(a) A city or county attorney's office or victim assistance program may apply to the commissioner of public safety for a grant for any of the purposes described in subdivision 1 or for any other emergency assistance purpose approved by the commissioner. The application must be on forms and pursuant to procedures developed by the commissioner. The application must describe the type or types of intended emergency assistance, estimate the amount of money required, and include any other information deemed necessary by the commissioner.
(b) A city or county attorney's office or victim assistance program that applies for a grant for the purpose described in subdivision 1, clause (6), must make the application on a separate form and pursuant to procedures developed by the commissioner. The application must estimate the amount of money required for reimbursement costs, estimate the amount of money required for administrative costs, and include any other information deemed necessary by the commissioner. An applicant may not spend in any fiscal year more than five percent of the grant awarded for administrative costs.
(a) No award may be granted under subdivision 1, clause (6), to a victim that fails to provide proof of insurance stating that security had been provided for the vehicle at the time the vehicle was stolen. As used in this paragraph, "proof of insurance" has the meaning given it in section 169.791, subdivision 1, paragraph (g).
(b) An award paid to a victim under subdivision 1, clause (6), shall compensate the victim for actual costs incurred but shall not exceed $300.
A city or county attorney's office or victim assistance program that receives a grant under this section shall file an annual report with the commissioner of public safety itemizing the expenditures made during the preceding year, the purpose of those expenditures, and the ultimate disposition, if any, of each assisted victim's criminal case.
By February 1, 2008, the commissioner of public safety shall report to the chairs and ranking members of the senate and house of representatives committees and divisions having jurisdiction over criminal justice policy and funding on the implementation, use, and administration of the grant programs created under this section.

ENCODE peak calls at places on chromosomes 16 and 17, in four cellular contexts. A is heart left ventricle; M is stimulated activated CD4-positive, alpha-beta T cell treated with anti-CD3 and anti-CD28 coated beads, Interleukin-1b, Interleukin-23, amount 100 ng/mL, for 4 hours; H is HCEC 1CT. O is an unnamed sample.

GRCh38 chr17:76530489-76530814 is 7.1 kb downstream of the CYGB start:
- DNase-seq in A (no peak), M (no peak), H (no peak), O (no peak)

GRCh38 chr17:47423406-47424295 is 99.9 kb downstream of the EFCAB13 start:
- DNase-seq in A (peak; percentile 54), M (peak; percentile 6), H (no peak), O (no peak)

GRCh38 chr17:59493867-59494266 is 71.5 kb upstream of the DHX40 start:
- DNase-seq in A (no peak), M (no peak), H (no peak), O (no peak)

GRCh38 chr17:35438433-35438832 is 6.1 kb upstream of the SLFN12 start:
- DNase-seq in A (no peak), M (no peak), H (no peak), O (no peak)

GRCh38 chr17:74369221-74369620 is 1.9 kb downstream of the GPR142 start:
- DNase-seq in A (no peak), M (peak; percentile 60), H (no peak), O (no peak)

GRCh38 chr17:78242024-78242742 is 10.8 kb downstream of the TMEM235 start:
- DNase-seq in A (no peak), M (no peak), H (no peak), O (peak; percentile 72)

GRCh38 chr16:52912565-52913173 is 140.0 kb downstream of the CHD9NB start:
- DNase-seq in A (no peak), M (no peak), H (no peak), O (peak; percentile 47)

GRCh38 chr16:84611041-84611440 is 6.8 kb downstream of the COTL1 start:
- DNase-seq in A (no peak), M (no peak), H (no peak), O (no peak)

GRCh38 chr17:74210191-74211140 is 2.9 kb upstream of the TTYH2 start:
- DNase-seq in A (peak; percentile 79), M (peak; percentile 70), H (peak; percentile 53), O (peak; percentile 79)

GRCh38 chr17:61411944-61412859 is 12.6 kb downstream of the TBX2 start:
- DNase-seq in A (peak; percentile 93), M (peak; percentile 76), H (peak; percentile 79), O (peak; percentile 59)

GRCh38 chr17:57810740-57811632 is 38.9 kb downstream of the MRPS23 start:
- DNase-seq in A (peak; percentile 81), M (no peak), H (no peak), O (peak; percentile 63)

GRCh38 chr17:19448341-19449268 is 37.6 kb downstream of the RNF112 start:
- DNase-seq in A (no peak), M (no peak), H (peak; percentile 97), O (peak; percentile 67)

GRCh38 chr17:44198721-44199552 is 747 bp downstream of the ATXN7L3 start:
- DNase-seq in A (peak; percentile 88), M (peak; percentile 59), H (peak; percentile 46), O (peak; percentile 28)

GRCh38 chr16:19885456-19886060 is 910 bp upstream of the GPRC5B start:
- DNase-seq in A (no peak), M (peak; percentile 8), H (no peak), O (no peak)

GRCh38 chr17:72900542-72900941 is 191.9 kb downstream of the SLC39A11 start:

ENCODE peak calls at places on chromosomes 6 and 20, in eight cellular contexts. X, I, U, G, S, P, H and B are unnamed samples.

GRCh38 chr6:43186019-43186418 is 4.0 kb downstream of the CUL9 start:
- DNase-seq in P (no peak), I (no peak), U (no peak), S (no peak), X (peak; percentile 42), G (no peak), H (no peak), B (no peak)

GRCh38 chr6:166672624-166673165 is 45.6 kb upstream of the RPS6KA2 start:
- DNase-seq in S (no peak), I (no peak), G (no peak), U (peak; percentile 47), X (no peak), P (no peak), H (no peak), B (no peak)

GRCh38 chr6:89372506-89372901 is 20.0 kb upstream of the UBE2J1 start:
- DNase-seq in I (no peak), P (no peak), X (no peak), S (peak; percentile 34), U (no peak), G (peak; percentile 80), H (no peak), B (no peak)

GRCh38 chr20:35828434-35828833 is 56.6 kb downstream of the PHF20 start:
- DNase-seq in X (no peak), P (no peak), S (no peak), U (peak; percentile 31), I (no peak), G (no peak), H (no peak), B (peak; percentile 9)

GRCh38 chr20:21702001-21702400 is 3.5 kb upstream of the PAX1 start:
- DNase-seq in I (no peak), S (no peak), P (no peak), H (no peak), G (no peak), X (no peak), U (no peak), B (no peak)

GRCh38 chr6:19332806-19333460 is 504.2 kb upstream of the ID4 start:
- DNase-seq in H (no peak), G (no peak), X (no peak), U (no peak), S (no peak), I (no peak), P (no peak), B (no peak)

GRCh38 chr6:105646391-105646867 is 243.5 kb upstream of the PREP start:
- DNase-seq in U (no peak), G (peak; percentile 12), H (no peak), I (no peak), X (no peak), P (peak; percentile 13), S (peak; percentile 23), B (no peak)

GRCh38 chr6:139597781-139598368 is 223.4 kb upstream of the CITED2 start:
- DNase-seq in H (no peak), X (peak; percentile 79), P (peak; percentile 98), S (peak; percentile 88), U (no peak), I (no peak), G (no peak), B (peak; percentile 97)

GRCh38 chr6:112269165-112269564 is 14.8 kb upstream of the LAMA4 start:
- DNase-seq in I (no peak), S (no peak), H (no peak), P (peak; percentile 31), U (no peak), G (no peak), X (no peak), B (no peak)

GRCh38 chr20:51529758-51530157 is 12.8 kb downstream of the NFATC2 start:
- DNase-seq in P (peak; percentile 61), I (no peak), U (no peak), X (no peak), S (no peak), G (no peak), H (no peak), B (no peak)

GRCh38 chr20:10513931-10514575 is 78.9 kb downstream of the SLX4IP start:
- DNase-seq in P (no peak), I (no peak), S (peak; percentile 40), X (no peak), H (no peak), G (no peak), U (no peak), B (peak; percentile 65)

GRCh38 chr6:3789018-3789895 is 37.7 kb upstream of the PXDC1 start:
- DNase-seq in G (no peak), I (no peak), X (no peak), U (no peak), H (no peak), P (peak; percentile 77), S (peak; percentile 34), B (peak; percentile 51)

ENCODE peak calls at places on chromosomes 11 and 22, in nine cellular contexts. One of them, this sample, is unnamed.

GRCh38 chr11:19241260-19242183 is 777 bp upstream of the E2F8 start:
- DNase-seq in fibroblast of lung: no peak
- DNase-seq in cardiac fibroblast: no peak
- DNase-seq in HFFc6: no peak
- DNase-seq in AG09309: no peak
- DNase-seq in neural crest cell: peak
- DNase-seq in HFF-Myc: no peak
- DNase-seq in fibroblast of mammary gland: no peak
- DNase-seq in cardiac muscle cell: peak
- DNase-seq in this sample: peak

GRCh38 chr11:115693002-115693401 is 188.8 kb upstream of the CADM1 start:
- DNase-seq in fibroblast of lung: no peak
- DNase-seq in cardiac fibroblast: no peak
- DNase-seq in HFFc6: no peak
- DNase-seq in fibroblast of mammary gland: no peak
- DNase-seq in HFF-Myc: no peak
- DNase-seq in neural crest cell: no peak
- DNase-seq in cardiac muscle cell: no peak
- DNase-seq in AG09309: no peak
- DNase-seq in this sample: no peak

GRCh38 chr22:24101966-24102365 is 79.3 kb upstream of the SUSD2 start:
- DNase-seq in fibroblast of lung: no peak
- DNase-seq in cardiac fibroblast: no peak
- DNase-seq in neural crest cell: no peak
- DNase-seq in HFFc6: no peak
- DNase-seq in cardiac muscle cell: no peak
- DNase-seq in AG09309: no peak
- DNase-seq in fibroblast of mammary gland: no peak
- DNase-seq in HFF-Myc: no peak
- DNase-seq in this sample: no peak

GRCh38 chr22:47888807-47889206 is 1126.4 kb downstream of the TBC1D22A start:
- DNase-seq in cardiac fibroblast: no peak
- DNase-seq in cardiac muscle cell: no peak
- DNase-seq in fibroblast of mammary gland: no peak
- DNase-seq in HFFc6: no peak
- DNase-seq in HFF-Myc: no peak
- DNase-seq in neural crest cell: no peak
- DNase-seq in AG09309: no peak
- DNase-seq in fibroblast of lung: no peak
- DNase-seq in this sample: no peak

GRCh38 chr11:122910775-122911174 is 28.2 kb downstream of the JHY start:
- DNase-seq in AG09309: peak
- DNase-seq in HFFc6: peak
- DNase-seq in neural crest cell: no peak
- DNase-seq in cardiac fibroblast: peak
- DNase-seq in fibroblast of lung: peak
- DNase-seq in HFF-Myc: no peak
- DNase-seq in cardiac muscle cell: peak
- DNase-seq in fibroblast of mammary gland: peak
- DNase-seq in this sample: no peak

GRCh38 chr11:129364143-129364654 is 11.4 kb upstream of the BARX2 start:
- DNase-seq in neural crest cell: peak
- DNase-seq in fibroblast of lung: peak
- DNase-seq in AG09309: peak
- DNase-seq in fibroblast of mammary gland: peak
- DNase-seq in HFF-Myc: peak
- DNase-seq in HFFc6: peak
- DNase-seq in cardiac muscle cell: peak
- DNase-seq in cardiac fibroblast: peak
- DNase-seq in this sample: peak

For purposes of this section, the following terms have the meanings given them in this subdivision.
(a) "Contract" means an agreement regarding, in whole or in part, (1) the reenactment of an offender's crime by way of a movie, book, newspaper or magazine article, radio or television presentation, or live or recorded entertainment of any kind, or (2) the expression of the offender's thoughts, feelings, opinions, or emotions about the crime.
(b) "Crime" means an offense which is a felony under the laws of Minnesota or that would have been a felony if committed in Minnesota, and includes an offense committed or attempted on an Indian reservation or other trust land.
(c) "Offender" means a person convicted of a crime or found not guilty of a crime by reason of insanity.
(d) "Person" includes persons, corporations, partnerships, and other legal entities.
A person that enters into a contract with an offender convicted in this state, and a person that enters into a contract in this state with an offender convicted in this state or elsewhere within the United States, must comply with this section if the person enters into the contract during the ten years after the offender is convicted of a crime or found not guilty by reason of insanity. If an offender is imprisoned or committed to an institution following the conviction or finding of not guilty by reason of insanity, the ten-year period begins on the date of the offender's release. A person subject to this section must notify the Crime Victims Reparations Board of the existence of the contract immediately upon its formation, and pay over to the board money owed to the offender or the offender's representatives by virtue of the contract according to the following proportions: